Following the TDLR IHB Code Council (state regulatory entity for modular housing in Texas) meeting on July 27, 2023, where Council members voted to approve moving to the 2021 version of many ICC codes, TDLR formally published their proposed rule and construction code changes in the Texas Register.
TDLR published proposed rules for updating all adopted ICC codes for the IHB program to the 2021 versions except for the IECC which is to remain at the statewide code set by SECO, currently the 2015 version. The rules also move the electrical code to the NEC 2020 version.
We were initially please during the discussions at the Code Council Meeting (which can be viewed here) that Council members and TDLR staff appeared to be consistent with the interpretation that the energy code adopted by SECO should also be the code used for the IHB program.
For a bit more context, a bill was passed, but then vetoed by Gov. Abbott that would have allowed SECO to update the state energy code from the current 2015 version. This action certainly had some influence on the Council members’ decision not to include the energy code updates of the 2021 IECC with the 2021 ICC updates.
However, we still have concerns with the proposed rules, in particular the language in the rule that reads:
“Conflicts between editions of the International Building Codes and the adopted version of the International Energy Conservation Code shall be resolved in favor of the more stringent code. If the more stringent code cannot be determined, the department shall make a determination as to which code controls.”
We have concerns that the required Fiscal Impact Analysis for small businesses, micro-business and rural communities, which the agency determined, “[t]here will be no adverse economic effect on small businesses, micro-businesses, or rural communities as a result of the proposed rules,” might not be entirely correct. Specifically in rural communities, where a residential IHB (“modular”) home built to the state codes set by TDLR would require, after these rules go into effect, a home to be built to the 2021 ICC, whereas the legally required version of the ICC for all site-built housing in a county is only the 2009 version.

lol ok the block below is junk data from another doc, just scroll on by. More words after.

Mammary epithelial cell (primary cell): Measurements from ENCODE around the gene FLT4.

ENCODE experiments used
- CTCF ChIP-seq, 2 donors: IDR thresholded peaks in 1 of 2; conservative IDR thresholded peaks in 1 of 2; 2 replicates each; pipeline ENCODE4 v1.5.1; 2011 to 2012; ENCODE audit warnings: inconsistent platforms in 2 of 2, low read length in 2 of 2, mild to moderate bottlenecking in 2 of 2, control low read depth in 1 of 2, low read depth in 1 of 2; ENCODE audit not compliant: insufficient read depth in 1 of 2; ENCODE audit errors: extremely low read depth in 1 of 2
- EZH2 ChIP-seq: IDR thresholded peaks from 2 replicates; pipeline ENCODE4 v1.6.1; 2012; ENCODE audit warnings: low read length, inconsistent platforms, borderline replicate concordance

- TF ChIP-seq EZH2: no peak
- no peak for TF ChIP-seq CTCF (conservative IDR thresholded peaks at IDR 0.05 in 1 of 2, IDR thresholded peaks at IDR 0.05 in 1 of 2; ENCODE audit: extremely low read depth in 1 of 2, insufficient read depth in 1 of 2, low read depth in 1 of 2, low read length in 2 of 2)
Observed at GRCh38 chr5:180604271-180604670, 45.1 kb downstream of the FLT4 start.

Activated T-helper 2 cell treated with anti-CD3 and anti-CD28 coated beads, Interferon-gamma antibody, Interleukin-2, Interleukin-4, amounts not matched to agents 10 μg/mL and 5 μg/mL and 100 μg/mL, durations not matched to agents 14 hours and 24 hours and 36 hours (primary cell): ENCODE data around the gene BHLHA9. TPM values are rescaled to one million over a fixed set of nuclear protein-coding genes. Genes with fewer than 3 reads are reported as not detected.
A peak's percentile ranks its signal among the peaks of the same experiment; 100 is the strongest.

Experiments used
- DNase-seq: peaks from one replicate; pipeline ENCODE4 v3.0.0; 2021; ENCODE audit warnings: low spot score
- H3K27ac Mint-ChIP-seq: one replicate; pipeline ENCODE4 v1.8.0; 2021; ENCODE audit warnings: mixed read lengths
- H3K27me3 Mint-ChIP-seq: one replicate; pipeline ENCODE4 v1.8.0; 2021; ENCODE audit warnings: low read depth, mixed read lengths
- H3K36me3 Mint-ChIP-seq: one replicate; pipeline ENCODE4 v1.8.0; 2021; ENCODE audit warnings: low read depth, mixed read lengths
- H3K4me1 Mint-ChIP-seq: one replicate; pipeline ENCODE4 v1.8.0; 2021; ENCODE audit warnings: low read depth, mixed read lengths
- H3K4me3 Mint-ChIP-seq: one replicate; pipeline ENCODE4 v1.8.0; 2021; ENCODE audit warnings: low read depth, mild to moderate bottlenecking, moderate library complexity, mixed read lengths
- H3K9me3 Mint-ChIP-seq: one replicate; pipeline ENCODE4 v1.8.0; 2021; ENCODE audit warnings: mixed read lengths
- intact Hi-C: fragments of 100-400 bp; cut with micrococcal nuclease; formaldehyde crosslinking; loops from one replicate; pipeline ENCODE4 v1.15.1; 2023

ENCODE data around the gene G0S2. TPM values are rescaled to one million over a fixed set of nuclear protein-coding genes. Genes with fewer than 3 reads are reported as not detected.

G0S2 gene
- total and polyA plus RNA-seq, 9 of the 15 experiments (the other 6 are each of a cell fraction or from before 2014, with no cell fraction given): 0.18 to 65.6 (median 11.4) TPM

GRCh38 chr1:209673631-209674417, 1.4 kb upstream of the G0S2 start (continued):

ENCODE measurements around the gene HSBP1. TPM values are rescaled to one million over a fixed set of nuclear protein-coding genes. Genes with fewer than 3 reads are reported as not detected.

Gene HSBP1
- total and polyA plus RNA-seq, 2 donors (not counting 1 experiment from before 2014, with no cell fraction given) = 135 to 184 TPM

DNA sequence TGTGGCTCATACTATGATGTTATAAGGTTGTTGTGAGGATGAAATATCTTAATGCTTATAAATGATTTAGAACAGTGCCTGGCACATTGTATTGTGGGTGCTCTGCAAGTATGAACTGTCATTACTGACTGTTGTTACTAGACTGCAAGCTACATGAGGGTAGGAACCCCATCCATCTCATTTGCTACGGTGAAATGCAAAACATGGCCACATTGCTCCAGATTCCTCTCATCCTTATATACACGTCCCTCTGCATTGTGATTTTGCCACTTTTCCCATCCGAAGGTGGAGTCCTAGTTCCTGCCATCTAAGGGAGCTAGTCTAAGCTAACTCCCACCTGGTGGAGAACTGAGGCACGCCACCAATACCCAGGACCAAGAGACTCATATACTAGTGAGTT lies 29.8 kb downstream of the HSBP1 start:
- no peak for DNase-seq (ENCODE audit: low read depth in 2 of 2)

The formal posting in the Texas Register (you can read here, and we encourage all members involved in modular home construction to review the proposed rule) kicks off the 30-day public comment timeline.
TMHA will submit comments to the agency, and we encourage anyone with concerns or insight on these changes to contact us and/or send in your public comments as well.
You can let us know what you think about this proposal at email@example.com.
As proposed, these new code changes would go into effect on April 1, 2024.